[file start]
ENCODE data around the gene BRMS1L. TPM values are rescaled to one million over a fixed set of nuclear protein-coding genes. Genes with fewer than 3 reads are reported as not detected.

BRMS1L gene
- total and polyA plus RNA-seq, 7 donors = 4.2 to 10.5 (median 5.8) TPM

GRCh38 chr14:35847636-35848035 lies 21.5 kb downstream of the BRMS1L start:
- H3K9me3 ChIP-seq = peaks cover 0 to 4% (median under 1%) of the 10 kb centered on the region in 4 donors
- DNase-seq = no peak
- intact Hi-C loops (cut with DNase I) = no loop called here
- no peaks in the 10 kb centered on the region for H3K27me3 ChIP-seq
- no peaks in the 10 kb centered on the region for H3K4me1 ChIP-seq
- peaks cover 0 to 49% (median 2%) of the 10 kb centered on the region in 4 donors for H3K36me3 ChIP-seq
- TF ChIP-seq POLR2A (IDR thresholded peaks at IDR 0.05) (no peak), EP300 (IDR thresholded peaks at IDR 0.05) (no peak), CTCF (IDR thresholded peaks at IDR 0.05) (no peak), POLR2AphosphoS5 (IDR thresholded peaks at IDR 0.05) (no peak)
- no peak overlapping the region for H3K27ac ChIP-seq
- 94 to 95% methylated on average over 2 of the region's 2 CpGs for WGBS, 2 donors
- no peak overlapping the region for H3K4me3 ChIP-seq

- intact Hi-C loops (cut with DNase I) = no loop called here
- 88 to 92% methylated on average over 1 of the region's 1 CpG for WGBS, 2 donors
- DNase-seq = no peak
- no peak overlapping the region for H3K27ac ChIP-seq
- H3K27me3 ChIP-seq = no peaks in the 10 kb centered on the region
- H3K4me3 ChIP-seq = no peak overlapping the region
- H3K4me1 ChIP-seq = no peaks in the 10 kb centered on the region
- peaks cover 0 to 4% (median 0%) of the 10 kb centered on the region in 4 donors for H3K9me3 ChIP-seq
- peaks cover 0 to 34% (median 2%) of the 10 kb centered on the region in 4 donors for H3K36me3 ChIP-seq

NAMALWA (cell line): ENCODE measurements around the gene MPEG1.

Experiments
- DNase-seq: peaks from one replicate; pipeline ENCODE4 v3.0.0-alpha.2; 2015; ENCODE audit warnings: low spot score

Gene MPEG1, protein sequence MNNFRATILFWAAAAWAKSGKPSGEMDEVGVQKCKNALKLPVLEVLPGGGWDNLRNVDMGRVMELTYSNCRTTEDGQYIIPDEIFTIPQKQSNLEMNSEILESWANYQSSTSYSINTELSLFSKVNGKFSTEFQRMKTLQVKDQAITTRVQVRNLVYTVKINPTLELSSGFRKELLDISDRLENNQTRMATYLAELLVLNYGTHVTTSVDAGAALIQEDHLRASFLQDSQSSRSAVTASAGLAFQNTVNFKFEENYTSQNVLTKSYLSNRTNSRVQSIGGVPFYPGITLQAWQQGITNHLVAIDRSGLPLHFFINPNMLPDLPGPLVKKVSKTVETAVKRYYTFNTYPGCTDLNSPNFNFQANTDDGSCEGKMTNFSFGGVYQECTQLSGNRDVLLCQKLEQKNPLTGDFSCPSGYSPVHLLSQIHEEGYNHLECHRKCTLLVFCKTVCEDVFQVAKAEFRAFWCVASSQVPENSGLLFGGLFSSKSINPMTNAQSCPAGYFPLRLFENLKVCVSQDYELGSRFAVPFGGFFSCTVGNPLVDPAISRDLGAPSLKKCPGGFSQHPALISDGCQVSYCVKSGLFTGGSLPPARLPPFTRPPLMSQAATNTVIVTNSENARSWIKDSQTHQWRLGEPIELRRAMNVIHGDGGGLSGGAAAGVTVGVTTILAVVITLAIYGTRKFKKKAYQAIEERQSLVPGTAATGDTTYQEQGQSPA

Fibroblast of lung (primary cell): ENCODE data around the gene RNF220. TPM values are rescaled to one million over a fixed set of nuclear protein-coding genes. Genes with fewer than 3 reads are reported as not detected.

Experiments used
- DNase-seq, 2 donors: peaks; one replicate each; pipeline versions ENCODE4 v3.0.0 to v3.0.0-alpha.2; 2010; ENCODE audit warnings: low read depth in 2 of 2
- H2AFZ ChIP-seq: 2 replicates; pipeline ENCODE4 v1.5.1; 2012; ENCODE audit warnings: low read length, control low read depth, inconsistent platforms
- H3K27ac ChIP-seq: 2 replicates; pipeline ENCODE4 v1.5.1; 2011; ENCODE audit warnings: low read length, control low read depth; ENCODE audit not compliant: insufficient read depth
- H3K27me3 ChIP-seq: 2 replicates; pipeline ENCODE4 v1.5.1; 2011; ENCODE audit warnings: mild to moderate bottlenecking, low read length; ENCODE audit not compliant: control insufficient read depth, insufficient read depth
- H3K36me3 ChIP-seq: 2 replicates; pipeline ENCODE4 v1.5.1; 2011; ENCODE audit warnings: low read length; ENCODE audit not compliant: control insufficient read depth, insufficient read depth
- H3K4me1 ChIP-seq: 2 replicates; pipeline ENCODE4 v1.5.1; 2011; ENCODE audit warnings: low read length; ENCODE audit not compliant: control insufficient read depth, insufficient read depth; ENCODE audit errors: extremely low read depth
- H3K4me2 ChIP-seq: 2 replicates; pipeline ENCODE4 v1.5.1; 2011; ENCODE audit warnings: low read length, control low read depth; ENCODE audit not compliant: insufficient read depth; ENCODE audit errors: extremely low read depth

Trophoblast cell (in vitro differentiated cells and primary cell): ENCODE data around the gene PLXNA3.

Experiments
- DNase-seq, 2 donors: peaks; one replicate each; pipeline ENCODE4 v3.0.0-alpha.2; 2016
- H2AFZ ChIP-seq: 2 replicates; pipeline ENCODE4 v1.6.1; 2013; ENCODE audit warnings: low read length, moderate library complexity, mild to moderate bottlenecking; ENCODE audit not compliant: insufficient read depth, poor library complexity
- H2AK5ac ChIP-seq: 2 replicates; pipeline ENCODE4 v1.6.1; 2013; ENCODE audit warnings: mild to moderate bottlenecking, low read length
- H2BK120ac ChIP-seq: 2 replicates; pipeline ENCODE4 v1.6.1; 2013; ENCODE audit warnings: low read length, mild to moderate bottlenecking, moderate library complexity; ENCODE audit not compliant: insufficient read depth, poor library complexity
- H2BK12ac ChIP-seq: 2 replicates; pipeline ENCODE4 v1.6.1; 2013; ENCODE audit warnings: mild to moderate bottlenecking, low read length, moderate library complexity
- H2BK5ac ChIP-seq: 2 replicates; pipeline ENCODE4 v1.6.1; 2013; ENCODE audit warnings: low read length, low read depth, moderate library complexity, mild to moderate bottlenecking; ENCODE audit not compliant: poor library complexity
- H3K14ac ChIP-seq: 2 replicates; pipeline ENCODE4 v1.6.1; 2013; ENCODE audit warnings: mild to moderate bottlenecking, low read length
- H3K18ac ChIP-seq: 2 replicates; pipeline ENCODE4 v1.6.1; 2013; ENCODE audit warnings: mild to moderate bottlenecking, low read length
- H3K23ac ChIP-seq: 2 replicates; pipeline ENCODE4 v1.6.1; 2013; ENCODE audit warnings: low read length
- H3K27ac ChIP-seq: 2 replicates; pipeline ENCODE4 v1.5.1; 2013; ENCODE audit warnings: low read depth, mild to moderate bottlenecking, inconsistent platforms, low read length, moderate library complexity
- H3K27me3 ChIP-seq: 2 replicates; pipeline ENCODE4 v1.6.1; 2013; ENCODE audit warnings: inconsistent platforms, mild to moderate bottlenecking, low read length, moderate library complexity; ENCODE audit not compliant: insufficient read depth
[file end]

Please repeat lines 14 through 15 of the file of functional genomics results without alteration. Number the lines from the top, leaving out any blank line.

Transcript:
- no peak overlapping the region for H3K4me3 ChIP-seq

- intact Hi-C loops (cut with DNase I) = no loop called here